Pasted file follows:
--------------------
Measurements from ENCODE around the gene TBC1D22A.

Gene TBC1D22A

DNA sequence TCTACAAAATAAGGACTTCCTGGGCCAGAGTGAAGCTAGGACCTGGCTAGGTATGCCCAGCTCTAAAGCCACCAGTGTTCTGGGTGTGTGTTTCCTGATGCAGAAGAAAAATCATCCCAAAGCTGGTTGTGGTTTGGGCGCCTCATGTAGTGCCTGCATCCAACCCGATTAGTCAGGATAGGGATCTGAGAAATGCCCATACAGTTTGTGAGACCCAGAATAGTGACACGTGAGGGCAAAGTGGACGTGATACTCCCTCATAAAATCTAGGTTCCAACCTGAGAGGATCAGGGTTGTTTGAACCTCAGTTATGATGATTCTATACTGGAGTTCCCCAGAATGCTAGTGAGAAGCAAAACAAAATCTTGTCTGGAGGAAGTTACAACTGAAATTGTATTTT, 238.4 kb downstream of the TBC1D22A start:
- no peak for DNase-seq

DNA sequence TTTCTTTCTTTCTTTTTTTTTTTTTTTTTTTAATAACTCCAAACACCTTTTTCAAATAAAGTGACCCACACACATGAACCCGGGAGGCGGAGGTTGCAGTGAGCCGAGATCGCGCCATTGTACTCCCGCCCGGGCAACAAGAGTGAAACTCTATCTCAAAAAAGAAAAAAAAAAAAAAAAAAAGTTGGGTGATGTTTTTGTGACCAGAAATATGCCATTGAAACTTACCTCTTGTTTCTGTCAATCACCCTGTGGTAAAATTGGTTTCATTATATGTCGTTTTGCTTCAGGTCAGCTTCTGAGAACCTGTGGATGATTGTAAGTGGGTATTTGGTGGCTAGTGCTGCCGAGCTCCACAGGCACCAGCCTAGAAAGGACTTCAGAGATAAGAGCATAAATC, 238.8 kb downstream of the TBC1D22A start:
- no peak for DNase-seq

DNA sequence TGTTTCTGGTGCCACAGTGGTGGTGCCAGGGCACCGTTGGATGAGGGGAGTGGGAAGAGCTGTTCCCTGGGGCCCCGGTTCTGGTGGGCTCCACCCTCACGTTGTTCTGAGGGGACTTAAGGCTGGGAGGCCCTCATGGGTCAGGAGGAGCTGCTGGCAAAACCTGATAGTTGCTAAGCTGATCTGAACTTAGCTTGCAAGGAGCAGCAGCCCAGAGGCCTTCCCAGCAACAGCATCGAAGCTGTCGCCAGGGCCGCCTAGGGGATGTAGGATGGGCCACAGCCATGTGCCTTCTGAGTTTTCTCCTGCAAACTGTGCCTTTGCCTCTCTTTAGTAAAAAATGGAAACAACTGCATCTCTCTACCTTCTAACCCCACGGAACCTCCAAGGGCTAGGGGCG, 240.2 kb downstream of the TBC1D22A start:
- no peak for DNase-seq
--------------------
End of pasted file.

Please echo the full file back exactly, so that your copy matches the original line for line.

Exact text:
Measurements from ENCODE around the gene TBC1D22A.

Gene TBC1D22A

DNA sequence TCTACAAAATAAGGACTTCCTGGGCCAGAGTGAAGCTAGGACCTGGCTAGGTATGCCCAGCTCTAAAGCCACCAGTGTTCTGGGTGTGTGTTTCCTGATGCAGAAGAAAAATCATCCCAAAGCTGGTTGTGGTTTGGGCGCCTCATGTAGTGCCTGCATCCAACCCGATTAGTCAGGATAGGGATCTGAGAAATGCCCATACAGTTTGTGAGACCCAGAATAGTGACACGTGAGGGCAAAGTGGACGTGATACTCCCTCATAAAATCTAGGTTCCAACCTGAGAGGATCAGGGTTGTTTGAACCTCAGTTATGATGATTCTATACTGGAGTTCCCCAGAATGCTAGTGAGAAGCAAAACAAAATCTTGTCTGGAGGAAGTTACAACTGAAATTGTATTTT, 238.4 kb downstream of the TBC1D22A start:
- no peak for DNase-seq

DNA sequence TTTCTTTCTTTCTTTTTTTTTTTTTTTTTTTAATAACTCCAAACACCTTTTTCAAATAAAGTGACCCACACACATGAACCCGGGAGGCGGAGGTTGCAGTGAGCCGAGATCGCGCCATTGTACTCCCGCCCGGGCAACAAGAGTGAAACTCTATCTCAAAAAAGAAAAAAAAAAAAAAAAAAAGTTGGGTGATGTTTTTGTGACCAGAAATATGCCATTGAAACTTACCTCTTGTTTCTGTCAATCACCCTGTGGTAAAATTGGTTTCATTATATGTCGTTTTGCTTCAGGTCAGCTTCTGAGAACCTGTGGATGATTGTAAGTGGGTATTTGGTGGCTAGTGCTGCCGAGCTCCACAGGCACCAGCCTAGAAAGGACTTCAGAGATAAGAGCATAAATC, 238.8 kb downstream of the TBC1D22A start:
- no peak for DNase-seq

DNA sequence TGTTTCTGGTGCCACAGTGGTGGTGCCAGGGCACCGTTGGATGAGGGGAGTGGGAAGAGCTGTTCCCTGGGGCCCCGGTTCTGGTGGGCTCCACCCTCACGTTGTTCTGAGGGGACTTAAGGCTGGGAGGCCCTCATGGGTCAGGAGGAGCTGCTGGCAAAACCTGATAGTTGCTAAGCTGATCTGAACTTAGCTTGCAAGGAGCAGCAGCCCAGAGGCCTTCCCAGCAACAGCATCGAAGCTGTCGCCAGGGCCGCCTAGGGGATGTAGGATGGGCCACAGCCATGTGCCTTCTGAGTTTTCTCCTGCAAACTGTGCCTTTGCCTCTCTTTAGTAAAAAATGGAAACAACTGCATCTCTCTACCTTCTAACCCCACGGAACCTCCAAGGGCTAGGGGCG, 240.2 kb downstream of the TBC1D22A start:
- no peak for DNase-seq